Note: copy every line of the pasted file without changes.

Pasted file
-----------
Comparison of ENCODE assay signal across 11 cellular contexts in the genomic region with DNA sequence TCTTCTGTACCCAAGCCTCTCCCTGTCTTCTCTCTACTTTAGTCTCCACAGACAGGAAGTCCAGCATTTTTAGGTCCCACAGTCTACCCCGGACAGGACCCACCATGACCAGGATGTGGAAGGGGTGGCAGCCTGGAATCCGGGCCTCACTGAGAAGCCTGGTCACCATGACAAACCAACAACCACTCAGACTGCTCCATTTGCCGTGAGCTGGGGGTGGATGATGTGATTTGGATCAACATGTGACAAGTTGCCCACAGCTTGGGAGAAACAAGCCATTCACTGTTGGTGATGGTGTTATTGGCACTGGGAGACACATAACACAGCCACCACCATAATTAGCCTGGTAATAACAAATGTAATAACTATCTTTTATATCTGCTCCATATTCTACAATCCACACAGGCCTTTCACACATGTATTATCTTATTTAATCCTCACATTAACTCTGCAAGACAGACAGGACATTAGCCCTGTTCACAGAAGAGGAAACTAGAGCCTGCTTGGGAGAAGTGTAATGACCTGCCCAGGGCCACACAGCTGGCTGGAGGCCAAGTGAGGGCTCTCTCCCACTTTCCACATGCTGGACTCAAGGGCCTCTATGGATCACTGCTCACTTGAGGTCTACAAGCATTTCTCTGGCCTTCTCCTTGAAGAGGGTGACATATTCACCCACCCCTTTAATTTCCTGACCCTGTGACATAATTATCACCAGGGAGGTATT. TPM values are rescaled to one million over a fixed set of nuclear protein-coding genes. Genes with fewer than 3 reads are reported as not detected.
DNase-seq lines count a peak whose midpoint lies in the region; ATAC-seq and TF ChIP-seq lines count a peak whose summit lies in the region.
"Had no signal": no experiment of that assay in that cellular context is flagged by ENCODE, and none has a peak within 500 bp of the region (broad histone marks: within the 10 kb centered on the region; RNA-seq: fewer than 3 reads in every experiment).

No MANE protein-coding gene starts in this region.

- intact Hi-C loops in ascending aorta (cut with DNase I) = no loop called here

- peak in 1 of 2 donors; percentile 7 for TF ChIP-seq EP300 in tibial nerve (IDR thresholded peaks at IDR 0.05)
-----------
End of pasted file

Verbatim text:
Comparison of ENCODE assay signal across 11 cellular contexts in the genomic region with DNA sequence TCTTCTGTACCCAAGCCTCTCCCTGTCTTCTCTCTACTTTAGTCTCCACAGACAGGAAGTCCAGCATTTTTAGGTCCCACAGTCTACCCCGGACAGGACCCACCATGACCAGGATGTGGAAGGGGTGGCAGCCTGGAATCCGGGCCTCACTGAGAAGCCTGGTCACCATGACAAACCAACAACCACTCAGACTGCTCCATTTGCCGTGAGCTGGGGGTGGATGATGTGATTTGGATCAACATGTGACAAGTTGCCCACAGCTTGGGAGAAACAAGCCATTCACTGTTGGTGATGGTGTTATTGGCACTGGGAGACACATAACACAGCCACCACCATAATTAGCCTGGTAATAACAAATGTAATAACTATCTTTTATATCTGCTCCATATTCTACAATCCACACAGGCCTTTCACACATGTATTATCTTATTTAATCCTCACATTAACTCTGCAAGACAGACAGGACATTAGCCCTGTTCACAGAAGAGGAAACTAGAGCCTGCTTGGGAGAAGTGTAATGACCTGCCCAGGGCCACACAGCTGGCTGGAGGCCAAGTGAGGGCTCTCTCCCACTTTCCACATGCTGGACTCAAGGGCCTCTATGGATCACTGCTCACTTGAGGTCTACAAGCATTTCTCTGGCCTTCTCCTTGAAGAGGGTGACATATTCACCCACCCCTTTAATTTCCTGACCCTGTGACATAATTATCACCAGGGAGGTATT. TPM values are rescaled to one million over a fixed set of nuclear protein-coding genes. Genes with fewer than 3 reads are reported as not detected.
DNase-seq lines count a peak whose midpoint lies in the region; ATAC-seq and TF ChIP-seq lines count a peak whose summit lies in the region.
"Had no signal": no experiment of that assay in that cellular context is flagged by ENCODE, and none has a peak within 500 bp of the region (broad histone marks: within the 10 kb centered on the region; RNA-seq: fewer than 3 reads in every experiment).

No MANE protein-coding gene starts in this region.

- intact Hi-C loops in ascending aorta (cut with DNase I) = no loop called here

- peak in 1 of 2 donors; percentile 7 for TF ChIP-seq EP300 in tibial nerve (IDR thresholded peaks at IDR 0.05)